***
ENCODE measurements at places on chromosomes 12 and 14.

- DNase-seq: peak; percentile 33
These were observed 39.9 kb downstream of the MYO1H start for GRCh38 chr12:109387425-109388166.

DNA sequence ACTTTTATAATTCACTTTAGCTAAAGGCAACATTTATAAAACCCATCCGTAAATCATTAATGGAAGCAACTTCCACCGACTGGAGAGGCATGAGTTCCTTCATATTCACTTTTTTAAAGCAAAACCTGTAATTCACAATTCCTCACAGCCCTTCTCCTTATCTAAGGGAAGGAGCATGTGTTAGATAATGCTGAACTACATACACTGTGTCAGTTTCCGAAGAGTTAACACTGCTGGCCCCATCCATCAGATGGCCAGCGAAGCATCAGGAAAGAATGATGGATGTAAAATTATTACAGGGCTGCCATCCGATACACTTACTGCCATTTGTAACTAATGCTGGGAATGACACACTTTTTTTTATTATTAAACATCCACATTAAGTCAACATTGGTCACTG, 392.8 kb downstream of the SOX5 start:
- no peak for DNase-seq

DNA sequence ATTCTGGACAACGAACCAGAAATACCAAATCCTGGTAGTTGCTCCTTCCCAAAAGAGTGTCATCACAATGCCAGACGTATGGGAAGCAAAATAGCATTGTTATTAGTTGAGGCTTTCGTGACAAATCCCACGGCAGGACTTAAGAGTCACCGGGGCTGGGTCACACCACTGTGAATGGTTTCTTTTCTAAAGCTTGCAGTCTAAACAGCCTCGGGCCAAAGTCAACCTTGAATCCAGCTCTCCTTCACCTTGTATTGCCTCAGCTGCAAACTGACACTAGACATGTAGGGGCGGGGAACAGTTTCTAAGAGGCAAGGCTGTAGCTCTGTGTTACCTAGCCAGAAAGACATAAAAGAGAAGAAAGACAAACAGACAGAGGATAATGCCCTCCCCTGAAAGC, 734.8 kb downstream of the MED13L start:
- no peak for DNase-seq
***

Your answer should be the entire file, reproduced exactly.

ENCODE measurements at places on chromosomes 12 and 14.

- DNase-seq: peak; percentile 33
These were observed 39.9 kb downstream of the MYO1H start for GRCh38 chr12:109387425-109388166.

DNA sequence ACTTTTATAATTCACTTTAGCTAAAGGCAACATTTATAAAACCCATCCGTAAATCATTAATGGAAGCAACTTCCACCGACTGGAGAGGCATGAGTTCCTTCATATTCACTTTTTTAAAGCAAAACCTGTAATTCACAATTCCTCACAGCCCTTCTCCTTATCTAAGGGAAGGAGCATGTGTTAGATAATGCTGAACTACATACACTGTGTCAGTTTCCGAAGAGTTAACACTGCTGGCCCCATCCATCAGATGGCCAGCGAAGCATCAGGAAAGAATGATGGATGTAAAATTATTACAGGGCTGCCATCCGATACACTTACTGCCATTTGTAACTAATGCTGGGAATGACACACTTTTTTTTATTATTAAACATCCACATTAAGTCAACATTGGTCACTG, 392.8 kb downstream of the SOX5 start:
- no peak for DNase-seq

DNA sequence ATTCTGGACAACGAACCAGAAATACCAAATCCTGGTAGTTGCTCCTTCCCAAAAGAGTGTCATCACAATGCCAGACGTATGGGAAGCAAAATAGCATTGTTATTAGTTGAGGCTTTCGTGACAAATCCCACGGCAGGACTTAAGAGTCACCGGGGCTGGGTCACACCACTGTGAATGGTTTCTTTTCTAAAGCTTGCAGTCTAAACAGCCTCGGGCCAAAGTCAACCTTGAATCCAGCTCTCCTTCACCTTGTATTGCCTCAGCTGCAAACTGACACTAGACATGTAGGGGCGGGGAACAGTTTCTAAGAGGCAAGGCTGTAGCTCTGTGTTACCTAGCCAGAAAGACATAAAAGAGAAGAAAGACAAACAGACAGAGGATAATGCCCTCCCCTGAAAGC, 734.8 kb downstream of the MED13L start:
- no peak for DNase-seq